You got your X and you got your Y

Douglas G. Wilson douglas at NB.NET
Wed Dec 16 02:29:58 UTC 2009

Grant Barrett wrote:
> ....
> For example, in one of my son's "Curious George" films, there's a scene in which someone is telling someone else about Christmas trees and says something like, "You got your pines, you got your cedars, you got your soft pines and your hard pines" etc., etc. Any number of examples can be found online.
> It's highly informal, kind of the mirror image of "one" in the third person singular. It tends to happen when one party is impart information or details to another.
> Any notion where there's something written about this? Or what it might be called? Or do you have any opinions about it?

I guess "there is X" = "one has X" = "you have X", where "you" is
indefinite (= "one"). I don't know why the apparently superfluous or
pleonastic "your" is there. [The form without "your" also occurs: e.g.,
"you got pines, you got cedars, ...".] Of course "you got" = "you have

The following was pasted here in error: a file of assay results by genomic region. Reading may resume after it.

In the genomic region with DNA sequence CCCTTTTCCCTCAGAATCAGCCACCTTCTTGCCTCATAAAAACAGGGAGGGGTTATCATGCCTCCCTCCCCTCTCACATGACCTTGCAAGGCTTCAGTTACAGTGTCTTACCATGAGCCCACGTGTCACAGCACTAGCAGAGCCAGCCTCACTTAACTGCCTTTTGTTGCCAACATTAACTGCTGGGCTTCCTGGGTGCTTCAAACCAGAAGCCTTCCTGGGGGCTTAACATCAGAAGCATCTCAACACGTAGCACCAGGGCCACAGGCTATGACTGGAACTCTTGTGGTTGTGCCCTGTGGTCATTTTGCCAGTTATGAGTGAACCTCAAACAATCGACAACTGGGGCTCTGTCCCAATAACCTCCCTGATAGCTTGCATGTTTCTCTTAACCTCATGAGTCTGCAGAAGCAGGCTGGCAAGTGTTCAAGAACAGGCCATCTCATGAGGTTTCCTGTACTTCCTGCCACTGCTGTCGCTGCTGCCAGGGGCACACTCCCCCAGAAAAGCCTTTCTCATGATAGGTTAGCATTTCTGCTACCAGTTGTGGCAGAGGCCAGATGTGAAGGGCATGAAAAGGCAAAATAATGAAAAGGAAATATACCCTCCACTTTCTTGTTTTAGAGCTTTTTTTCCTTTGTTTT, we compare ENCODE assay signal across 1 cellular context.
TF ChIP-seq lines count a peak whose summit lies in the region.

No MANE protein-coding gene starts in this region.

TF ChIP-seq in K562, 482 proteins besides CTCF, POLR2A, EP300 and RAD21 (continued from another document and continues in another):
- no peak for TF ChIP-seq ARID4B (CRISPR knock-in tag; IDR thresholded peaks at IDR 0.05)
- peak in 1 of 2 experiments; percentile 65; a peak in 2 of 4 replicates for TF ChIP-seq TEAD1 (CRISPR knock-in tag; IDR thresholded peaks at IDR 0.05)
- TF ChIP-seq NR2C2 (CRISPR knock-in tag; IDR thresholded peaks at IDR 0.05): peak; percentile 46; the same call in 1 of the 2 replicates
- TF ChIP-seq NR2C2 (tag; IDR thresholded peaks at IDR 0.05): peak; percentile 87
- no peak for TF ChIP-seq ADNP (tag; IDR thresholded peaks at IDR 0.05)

got" = "you've got" = "you have" and I consider it essentially the same
construction with any of these. No doubt others know much more than I.

Quick Google shows it has been around for a while. [One must be careful
to seek only cases with indefinite "you": something like "you have your
money, you have your big house, but not everybody is so fortunate" with
second-person "you" is not at all the same thing (IMHO).]

Here is the earliest example I've found which looks (to me) probably
legitimate, from a James Howell letter dated 1621, here collected in a
1688 edition (here the "you" should be indefinite since the writer is
describing his own home and not that of the addressee):

<<Now for the Gardning and costly choice Flowers, for Ponds, for stately
large Walks, green and gravelly, for Orchards and choice Fruits of all
sorts, there are few the like in _England_; here you have your _Bon
Christien-Piear_ and _Bergamot_ in Perfection, your Muscadel-Grapes in
such Plenty, that there are some Bottles of Wine sent every Year to the

-- Doug Wilson

The American Dialect Society -

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